Why We Use a Slate Board

We use a digital audio recorder for our Stubborn Old Gardeners videos. It provides noticeably better sound than we would get from the onboard microphone on our camcorder, but it requires a separate step, namely that the sound from the recorder be synchronized with the video picture. That’s where the slate board comes in.

Ace production assistant Charlotte Hall prepares to pop the slate board during taping of a Stubborn Old Gardeners video

Slate boards are s-o-o 20th century in professional film production today, because all the video and audio equipment is seamlessly integrated, and slating happens digitally. But for Stubborn Old Gardeners, the slate board provides a simultaneous visual cue (the picture of the boards popping together) and an audible cue (the slapping sound of the boards hitting each other). Using the two together, the videographer can quickly synchronize the camcorder video with the recorder audio.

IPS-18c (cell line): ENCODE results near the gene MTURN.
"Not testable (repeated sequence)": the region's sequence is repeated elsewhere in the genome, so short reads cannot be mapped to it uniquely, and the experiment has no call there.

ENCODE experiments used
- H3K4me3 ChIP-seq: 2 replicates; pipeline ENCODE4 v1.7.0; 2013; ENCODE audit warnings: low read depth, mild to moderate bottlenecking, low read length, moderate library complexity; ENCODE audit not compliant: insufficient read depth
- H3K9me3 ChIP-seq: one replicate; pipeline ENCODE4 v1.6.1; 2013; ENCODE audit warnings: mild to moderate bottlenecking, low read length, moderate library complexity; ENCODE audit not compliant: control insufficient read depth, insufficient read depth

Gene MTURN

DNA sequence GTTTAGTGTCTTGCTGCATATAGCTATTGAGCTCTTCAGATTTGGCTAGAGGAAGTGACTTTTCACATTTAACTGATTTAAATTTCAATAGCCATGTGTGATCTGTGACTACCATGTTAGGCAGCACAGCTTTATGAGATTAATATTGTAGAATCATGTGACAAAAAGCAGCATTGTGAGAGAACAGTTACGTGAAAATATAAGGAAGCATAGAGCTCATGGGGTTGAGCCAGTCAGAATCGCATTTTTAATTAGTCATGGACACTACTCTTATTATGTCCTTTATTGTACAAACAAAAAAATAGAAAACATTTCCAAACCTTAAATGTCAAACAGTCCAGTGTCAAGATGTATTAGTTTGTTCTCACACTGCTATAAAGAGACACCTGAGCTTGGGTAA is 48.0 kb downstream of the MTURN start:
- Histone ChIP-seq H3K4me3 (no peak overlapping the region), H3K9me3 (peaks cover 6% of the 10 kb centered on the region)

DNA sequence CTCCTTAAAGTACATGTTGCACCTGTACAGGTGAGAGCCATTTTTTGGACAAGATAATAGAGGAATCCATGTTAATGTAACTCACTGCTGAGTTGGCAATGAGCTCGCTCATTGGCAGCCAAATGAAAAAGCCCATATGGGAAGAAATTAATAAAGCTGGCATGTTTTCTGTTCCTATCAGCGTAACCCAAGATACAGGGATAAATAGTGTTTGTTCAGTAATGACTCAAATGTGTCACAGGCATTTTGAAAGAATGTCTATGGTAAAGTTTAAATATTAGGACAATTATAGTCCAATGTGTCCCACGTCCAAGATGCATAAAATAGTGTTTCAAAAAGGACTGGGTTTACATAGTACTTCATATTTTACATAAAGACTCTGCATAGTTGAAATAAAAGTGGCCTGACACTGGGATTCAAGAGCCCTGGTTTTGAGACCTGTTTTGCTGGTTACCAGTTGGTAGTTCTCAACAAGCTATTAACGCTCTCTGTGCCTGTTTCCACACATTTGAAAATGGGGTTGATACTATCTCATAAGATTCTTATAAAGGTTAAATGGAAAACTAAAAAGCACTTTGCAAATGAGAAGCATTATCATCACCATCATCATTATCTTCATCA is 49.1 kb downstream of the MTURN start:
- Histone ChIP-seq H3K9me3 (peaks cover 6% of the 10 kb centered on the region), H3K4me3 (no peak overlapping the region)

Because we often need to stop, start, and re-record scenes, the slate board (together with the production assistant’s recording of the take we end up using) gives the videographer a quick way to locate the right audio and video, sync them up, and insert them into the video so they look and sound great.

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